Organized by the national non-profit Huntington’s Disease Society of America, the Team Hope Twilight 5K aims to raise awareness for the degenerative disorder for which there is currently no cure. Participants will receive an event T-shirt and can enter a raffle that boasts $5,000 worth of prizes. After the race, reenergize with a tantalizing spread of fare that includes barbecue, Italian cuisine, smoothies, and beer before attending a candlelight commemoration for all those affected by the disease.
Since its founding in 1967, the Crohn's and Colitis Foundation (CCFA) has sought the cure for Crohn's disease and ulcerative colitis. The National Institutes of Health commended the CCFA for its work "uniting the research community and strengthening IBD research." The CCFA established the precedent for research in inflammatory bowel disease (IBD) by forming its own scientific journal and educational symposiums and funding cutting-edge studies at major medical institutions. It has helped discover chromosomal regions with IBD-related genes and NOD2, the first gene for Crohn’s disease.
In addition to medical research, the CCFA runs a wide range of educational programs and support services to improve the quality of life for people affected by IBD. With awareness campaigns, webcasts, and periodicals, such as Take Charge and Under the Microscope, the organization reaches out to more than one million patients and caregivers. Nationwide chapters further this work by conducting more than 300 support groups for patients and summer camps for children every year.
The consortium of professional instructors at Fred Astaire Dance Studios, which was cofounded by the legendary toe tapper himself, shepherds students of all ages and skill levels through lessons that span the style spectrum. Low-pressure private sessions allow enthusiastic teachers to fine-tune individual students' techniques and form, using their expert eyes and mechanical dancing shoes preprogrammed to do the cha-cha. Patrons can learn how to cavort through classic waltz and fox-trot romps or swivel through the modern steps of salsa, swing, or samba.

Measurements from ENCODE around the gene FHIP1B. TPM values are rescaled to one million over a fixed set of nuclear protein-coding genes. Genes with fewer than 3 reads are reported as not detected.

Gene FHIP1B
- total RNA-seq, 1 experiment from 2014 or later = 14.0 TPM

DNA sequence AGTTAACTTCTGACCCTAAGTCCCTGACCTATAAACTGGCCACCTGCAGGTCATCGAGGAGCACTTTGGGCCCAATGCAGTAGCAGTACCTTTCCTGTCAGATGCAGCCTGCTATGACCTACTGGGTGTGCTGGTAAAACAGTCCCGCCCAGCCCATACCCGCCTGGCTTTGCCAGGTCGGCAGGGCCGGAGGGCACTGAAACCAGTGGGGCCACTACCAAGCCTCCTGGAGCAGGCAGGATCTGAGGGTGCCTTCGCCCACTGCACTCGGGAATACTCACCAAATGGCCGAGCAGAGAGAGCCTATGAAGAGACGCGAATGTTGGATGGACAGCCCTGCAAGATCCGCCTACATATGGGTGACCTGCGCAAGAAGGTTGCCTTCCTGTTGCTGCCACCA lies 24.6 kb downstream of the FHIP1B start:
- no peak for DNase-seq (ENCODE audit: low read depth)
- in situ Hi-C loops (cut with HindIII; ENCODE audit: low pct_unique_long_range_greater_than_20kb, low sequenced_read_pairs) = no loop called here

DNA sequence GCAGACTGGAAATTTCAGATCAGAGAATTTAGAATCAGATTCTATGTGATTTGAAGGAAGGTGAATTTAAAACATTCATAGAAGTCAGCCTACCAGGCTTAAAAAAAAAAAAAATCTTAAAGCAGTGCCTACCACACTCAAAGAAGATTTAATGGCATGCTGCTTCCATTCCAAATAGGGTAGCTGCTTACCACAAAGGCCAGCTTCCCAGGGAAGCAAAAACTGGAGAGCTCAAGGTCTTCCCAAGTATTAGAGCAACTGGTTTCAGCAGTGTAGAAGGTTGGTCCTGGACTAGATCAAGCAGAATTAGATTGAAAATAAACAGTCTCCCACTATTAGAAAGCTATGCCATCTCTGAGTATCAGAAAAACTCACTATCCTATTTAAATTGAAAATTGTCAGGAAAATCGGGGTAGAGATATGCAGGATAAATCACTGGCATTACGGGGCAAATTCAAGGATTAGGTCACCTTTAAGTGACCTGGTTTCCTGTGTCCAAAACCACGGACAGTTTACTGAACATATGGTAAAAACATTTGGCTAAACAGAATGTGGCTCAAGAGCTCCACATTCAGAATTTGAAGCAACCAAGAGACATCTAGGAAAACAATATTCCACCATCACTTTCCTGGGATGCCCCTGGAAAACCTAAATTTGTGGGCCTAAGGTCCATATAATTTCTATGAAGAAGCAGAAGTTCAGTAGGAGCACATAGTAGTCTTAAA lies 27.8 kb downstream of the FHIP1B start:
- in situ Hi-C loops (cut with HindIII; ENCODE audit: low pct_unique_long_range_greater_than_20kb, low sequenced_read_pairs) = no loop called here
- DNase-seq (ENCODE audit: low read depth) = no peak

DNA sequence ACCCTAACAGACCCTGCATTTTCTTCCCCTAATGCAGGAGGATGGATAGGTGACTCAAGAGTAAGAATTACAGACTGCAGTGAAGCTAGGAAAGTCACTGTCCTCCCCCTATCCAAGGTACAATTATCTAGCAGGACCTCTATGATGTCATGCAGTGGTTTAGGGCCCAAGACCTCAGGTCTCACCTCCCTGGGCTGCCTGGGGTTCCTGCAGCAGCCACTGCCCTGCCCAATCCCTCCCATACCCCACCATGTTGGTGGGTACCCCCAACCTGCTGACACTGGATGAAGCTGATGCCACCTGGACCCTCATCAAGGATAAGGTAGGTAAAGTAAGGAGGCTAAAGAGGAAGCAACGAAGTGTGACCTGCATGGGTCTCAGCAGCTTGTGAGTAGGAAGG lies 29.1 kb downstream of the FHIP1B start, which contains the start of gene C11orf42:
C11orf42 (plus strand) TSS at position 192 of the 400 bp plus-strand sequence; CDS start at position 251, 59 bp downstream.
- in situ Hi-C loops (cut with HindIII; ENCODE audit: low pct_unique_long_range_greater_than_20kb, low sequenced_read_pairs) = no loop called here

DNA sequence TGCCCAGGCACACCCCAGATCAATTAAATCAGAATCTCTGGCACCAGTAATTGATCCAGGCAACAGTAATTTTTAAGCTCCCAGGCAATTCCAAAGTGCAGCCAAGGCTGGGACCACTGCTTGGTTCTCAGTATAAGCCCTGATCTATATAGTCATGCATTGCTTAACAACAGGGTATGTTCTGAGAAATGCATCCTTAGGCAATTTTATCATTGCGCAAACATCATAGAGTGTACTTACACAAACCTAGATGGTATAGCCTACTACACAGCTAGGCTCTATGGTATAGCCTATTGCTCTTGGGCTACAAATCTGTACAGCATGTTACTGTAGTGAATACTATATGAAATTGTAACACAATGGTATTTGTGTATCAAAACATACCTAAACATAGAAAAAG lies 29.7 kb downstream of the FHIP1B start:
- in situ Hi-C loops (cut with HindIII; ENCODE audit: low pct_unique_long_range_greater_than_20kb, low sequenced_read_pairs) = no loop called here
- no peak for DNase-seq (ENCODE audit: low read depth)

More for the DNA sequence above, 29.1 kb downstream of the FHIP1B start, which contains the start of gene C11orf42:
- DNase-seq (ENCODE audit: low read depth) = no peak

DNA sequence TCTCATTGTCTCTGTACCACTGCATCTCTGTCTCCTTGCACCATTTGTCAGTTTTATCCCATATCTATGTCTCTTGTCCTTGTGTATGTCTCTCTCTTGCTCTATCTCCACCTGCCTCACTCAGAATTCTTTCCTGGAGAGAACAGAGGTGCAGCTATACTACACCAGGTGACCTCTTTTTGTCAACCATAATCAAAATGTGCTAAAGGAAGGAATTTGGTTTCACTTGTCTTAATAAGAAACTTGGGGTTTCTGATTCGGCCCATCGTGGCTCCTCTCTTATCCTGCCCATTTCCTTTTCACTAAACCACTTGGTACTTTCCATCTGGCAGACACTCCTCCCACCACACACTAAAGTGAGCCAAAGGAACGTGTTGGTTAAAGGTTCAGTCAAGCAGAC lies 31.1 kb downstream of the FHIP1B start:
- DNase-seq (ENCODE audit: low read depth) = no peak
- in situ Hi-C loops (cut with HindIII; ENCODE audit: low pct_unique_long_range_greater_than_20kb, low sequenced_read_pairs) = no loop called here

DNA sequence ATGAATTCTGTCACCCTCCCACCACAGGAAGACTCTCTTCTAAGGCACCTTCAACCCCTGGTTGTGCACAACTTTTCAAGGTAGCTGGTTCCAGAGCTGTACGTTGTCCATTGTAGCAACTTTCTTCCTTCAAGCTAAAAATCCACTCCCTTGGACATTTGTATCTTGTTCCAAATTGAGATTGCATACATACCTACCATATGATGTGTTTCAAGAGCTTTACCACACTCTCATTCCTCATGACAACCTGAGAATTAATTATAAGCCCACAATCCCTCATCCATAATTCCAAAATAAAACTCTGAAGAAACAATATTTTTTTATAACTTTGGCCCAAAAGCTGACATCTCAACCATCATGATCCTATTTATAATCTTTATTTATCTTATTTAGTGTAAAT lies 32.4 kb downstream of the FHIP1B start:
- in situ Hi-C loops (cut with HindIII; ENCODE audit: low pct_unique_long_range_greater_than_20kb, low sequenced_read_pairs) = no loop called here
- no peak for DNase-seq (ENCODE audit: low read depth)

With its award-winning book, My Body Is Special and Belongs to Me!, KidSafe Foundation uses easy-to-understand material to cultivate a discussion about sexual abuse and personal safety between adults and children. The book is designed as a resource for school guidance counselors and is worded to help students of any age understand the sensitive concepts. Topics include the distinction between appropriate and inappropriate touching, what to do when presented with a hazardous situation, and how to ask for help. A special section dedicated to caregivers and faculty helps broaden adults' knowledge of identifying and discussing abuse. The program has reached 20,000 children and more than 5,000 adults through its Southern Florida initiatives, and aims to expand distribution to more elementary schools within the Miami, Fort Lauderdale, and Palm Beach areas.
Spearheaded by "The Gridiron Griller" himself, former Miami Dolphins player John Offerdahl, the Gridiron Grill-Off congregates chefs from the top restaurants in Fort Lauderdale, and culinary-inclined celebrities as they prepare grilled grub for a tasting competition benefiting several local charities. Twenty teams comprised of Miami Dolphins legends including Dan Marino, and top Broward County food maestros concoct 20 delectable dishes that fans can sample, pair with wine or beer, vote on, and assemble into an indoor snowman. While nibbling on grilled bites, visitors also compete in a beanbag tailgate tournament with celebs and chefs joining top-ranked teams in the final rounds. Proceeds from the Gridiron Grill-Off support 4Kids of South Florida, Here's Help Culinary Program, and the Miami Dolphins Foundation.
SOS Children's Villages - Florida nurtures youth in foster care through a neighborhood built exclusively for them. The street's 12 houses buzz with the activity of the 75 resident boys and girls, who were removed from their homes due to abandonment, abuse, and neglect. They spend their childhood with foster families selected by a caseworker and have access to an array of social and mental-health services. Most children stay at the Village for about two years until they are found a permanent adoptive home or reunited with their biological families. The Village places a high priority on maintaining family connections among siblings, generally placing them in the same house.
SOS Children’s Villages sustains a connection with all its youth after they turn 18 through the After Care program, which helps them transition into adulthood and self-sufficiency. SOS boasts incredible success with this program: 83% of its alumni have graduated high school—33% higher than the national average for foster children—and 47% have gone on to pursue higher education.